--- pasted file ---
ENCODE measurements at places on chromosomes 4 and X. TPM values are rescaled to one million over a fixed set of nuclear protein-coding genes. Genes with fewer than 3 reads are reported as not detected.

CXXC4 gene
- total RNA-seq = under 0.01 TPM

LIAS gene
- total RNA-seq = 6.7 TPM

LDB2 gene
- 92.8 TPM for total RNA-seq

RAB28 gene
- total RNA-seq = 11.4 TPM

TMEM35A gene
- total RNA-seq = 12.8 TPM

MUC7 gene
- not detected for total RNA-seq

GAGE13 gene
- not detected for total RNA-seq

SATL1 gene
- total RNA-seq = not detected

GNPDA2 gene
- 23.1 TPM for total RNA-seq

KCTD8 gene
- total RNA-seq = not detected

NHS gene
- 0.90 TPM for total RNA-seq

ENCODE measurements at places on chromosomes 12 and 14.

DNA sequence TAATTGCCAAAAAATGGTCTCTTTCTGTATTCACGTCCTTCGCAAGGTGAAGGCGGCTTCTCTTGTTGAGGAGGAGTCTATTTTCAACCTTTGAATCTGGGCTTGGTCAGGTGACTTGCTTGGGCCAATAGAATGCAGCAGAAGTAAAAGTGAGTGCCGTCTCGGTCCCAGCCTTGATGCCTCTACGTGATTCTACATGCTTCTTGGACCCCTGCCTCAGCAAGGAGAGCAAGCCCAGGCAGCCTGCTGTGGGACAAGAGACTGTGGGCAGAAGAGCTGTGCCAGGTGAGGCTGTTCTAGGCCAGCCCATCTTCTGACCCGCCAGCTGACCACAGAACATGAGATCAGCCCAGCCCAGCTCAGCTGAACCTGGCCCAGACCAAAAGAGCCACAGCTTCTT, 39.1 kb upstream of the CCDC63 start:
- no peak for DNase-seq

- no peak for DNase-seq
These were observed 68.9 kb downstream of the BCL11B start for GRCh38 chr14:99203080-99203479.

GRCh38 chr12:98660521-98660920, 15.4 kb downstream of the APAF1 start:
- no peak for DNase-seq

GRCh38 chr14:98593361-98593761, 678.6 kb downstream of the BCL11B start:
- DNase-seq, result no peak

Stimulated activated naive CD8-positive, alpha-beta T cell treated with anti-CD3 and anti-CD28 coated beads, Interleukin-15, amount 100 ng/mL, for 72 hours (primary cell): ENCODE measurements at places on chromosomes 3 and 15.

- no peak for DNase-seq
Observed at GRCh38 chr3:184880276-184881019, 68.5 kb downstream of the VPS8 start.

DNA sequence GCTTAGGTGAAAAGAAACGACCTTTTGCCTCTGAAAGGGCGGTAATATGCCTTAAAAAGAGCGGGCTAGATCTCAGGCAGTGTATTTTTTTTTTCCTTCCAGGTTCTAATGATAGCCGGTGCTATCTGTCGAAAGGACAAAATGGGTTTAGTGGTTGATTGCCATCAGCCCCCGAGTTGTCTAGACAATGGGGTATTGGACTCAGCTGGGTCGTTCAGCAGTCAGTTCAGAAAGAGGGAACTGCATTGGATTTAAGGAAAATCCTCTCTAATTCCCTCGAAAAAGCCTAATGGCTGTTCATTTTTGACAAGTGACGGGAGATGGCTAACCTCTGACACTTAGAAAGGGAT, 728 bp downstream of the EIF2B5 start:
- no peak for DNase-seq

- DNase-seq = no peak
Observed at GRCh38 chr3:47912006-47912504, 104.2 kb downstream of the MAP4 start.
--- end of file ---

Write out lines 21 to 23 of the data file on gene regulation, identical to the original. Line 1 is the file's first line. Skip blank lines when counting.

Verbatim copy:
- total RNA-seq = not detected

NHS gene
- 0.90 TPM for total RNA-seq